Bill Hao

Director
Global Research & Design
Biography

Bill Hao is Director, Global Research & Design at S&P Dow Jones Indices (S&P DJI). In this role, he is responsible for the conceptualization, research, and design of global strategies. He specializes in factor, alternative beta, and thematic equity indices.

Prior to joining S&P DJI in 2017, Bill had 10 years of experience in quantitative equity research and investment and 17 years of experience in quant analytics. Bill was a senior portfolio manager at Winsight Global Asset Management. Before that, he held assistant vice president and quant analyst positions in investment and research at ING Investment Management, Asia Pacific region. Bill also worked as a quantitative analyst at Panagora Asset Management and lead research analyst at Liberty Mutual Insurance Group.

Bill holds a bachelor’s degree in engineering from Northeastern University of China, a master’s degree in biostatistics from the University of Minnesota, and an MBA in finance from Cornell University.

Author Archives: Bill Hao

Using GARP Strategies for Indices Part IV – Factor Exposures, Sector Composition, and Performance Attribution

In this blog, the fourth in our introduction to Growth at a Reasonable Price (GARP) strategies, we cover factor exposures, sector composition, and performance attribution. Targeted Factor Exposures Exhibit 1 shows the active exposures (in percentages) of the S&P 500® GARP Index to the five factors used in GARP strategies: three-year sales per share (SPS) Read more […]

Using GARP Strategies for Indices Part III – Risk and Return

In this blog, the third in our introduction to Growth at a Reasonable Price (GARP) strategies, we look at risk and return. The main objective of the S&P 500® GARP Index is to capture the performance of growth stocks with relatively high quality and value composite scores over a long-term investment horizon. Historically, the GARP Read more […]

Using GARP Strategies for Indices Part II – Constituent Selection

In a previous blog, we took the first and second steps in our Growth at a Reasonable Price (GARP) strategy construction. We introduced the GARP investment strategy and showed how it can be implemented systematically. In this blog, we will take the third and fourth steps: using a multi-factor sequential filtering process for security selection Read more […]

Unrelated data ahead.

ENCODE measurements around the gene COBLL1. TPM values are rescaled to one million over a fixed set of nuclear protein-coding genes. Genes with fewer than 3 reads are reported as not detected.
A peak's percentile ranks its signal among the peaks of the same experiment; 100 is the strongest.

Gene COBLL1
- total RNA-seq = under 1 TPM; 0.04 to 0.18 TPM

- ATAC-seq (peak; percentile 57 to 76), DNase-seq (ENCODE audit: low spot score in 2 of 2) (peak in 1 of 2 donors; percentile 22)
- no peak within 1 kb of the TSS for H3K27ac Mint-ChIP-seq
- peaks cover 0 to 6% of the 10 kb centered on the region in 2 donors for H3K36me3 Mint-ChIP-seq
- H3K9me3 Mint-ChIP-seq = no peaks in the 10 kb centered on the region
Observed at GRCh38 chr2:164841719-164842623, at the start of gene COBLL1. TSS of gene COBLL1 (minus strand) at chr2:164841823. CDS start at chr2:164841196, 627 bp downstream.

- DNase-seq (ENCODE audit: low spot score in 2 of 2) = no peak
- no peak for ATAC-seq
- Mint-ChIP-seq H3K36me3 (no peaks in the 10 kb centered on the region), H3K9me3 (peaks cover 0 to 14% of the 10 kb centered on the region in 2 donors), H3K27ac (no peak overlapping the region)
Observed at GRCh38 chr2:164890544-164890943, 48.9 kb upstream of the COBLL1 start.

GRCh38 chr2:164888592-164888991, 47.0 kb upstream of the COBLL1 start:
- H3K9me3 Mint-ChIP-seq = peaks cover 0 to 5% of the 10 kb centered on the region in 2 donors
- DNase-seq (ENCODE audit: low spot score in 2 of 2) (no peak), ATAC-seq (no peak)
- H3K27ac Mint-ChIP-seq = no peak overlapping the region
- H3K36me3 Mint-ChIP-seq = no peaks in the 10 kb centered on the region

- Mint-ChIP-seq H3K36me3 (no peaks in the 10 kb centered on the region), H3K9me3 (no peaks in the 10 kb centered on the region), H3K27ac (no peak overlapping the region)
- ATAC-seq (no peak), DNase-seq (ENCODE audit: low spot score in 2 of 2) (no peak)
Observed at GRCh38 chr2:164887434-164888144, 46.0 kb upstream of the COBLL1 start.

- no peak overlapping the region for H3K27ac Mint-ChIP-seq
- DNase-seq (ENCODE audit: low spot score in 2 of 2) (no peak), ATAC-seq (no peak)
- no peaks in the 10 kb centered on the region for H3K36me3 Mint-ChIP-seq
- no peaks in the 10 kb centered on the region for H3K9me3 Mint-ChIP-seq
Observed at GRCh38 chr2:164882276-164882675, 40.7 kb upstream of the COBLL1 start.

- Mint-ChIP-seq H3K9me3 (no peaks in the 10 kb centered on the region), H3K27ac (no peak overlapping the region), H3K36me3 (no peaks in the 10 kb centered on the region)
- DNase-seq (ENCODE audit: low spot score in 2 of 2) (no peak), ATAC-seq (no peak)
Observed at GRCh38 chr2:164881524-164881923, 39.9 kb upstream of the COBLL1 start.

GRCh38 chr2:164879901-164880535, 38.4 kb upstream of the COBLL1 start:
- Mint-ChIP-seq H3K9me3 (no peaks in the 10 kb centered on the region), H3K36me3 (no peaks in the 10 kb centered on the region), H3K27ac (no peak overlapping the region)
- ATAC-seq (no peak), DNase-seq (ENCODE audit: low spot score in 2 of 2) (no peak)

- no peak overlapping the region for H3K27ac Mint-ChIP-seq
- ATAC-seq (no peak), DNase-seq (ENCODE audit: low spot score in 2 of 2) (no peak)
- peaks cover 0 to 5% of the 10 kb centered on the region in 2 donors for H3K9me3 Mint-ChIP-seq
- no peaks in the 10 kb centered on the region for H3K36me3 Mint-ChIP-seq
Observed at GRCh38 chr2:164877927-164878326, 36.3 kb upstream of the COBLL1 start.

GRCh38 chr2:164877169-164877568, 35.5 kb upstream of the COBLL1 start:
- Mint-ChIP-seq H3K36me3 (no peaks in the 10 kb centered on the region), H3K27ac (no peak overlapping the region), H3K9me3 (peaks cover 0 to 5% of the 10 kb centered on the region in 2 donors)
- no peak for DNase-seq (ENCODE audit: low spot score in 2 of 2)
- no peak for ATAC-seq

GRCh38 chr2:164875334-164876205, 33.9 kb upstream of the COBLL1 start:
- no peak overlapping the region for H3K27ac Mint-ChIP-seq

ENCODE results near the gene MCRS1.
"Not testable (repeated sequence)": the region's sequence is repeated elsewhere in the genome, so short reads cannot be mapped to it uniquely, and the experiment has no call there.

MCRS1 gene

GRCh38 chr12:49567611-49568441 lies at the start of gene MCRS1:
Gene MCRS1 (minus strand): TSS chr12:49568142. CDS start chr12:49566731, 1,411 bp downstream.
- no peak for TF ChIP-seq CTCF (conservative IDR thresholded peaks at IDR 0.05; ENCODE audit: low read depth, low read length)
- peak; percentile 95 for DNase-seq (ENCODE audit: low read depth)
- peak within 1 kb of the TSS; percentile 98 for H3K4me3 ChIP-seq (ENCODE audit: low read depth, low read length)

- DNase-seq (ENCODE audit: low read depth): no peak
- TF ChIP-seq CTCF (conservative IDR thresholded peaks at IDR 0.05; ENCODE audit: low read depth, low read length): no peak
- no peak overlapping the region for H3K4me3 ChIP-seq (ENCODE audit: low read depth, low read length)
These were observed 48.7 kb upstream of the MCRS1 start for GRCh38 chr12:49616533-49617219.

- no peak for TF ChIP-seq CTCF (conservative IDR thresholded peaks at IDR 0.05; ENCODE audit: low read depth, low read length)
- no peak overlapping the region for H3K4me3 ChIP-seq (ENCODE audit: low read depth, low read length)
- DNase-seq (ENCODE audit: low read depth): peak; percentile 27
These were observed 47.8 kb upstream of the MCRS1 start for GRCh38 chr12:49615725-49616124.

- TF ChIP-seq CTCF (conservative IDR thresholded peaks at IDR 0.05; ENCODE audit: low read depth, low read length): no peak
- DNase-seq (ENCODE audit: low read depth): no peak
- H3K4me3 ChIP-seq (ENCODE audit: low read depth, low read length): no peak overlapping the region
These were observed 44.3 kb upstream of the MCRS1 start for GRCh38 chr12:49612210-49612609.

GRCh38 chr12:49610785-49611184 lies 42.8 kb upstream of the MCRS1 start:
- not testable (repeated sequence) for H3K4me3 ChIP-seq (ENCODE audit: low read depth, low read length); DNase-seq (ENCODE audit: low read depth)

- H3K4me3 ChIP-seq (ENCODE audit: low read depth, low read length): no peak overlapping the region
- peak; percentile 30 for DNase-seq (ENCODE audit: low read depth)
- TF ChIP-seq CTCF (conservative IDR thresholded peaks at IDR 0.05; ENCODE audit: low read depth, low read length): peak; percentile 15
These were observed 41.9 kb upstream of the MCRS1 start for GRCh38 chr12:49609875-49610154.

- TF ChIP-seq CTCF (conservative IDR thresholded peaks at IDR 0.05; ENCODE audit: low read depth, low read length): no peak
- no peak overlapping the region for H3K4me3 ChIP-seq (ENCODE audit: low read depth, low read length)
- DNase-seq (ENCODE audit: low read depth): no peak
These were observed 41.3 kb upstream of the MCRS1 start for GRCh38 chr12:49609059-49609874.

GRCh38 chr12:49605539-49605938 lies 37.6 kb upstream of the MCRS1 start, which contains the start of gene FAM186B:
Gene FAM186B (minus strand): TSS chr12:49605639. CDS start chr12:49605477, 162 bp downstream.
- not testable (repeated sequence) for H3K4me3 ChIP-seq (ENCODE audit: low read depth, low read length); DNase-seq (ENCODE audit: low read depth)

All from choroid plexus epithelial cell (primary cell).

Using GARP Strategies for Indices

In this blog (and three subsequent posts) we will explore using Growth at a Reasonable Price (GARP) principles for investment in indices. GARP is a well-known, much-practiced, fundamental-driven investment strategy. It seeks to balance between the pure growth strategy and pure valuation strategy, as the former tends to chase high growth yet expensive stocks, while Read more […]

Performance Attribution of the S&P 500® Quality Index

The past two months saw bouts of market volatility, which in turn is causing market participants to refocus on defensive equity strategies. Quality, together with other defensive factors such as low volatility, has a higher degree of downside protection compared with other risk factors like value or momentum. For example, during months in which the Read more […]

Measuring Earnings Quality – Balance Sheet Accruals Ratio Versus Earnings Variability

The balance sheet accruals ratio (BSA)[1] is widely used in the investment community to measure earnings quality.[2] This is in part due to accruals being perceived as transient and subject to considerable estimations, manipulations, and potential misrepresentations.[3] BSA is one of the three quality metrics used in the S&P Quality Index Series. We define BSA Read more […]

Combining the Quality Factor With Carbon-Efficient Portfolios – A Higher Quality Tilt With a Lower Carbon Footprint

In a previous blog, we highlighted that carbon-efficient firms tended to be high-quality companies. Moreover, integrated quality + carbon-efficiency hypothetical portfolios tended to have higher risk-adjusted returns and were more carbon efficient than the underlying benchmark. In this blog, we look into the risk and return characteristics of those hypothetical portfolios. This exercise helps us Read more […]

Integrating Carbon Risk With the Quality Factor

In a prior blog, we demonstrated that a sector-relative, carbon-efficient portfolio was superior to a sector-unconstrained one when forming low-carbon portfolios. In this blog, we explore the integration of carbon risk in quality factor portfolios. High-quality companies seek to generate higher profitability and enjoy more stable growth than “average” companies. Equally important, high-quality companies seek Read more […]

Carbon-Efficient Portfolio Construction Part 2: Sector-Relative Improves Efficiency

In a prior blog, we demonstrated that unconstrained carbon-efficient portfolios have significant unintended (and unfavorable) sector and risk factor tilts that can drag down performance. In this follow-up blog, we explore potential ways sector-relative, carbon-efficient portfolios can address the drawbacks of sector-unconstrained, carbon-efficient portfolios. To form sector-relative, carbon-efficient quintile portfolios, we ranked and grouped securities Read more […]

Carbon-Efficient Portfolio Construction Part 1: Unconstrained Versus Sector Relative

As more institutions start to adopt low-carbon investing into their investment processes, it’s important to understand portfolio implications of incorporating carbon risk. We recently published a research paper in which we demonstrated how carbon efficiency can be integrated into factor portfolios. In a series of blog posts, we will be discussing our findings. We evaluated Read more […]